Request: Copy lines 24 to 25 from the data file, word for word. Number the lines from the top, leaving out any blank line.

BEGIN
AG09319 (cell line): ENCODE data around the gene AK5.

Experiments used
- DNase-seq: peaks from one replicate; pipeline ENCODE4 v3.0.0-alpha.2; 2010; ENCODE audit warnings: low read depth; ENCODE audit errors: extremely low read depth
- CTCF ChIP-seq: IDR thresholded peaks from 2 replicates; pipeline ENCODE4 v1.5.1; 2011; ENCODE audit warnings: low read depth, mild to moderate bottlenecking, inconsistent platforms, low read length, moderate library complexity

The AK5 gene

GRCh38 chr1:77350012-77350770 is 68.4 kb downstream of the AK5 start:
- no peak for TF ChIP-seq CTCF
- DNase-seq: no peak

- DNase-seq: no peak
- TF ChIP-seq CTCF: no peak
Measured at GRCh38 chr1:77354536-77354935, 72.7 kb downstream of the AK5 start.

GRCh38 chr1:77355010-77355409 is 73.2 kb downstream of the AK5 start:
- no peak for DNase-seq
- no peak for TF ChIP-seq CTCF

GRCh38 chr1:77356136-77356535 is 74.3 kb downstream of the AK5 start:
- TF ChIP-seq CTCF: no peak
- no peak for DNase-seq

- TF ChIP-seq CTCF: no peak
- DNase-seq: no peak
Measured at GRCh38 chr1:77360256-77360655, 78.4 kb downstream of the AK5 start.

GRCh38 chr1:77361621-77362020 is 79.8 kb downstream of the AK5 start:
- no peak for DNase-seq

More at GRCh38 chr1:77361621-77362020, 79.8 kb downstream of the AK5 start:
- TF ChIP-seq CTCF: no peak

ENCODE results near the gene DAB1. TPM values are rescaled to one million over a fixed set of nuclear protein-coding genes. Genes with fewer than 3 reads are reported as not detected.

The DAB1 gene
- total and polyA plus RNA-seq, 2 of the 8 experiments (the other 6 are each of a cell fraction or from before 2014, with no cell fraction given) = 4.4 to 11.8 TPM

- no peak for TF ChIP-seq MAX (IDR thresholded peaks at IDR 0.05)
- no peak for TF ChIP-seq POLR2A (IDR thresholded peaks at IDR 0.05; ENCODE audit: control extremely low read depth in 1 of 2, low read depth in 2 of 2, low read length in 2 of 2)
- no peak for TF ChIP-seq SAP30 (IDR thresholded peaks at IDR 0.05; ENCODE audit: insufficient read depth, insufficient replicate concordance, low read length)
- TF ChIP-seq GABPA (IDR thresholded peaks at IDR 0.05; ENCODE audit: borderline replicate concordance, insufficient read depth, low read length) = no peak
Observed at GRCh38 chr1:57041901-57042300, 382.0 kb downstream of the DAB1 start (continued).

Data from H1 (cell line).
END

- TF ChIP-seq CTCF: no peak

ENCODE results near the gene DAB1. TPM values are rescaled to one million over a fixed set of nuclear protein-coding genes. Genes with fewer than 3 reads are reported as not detected.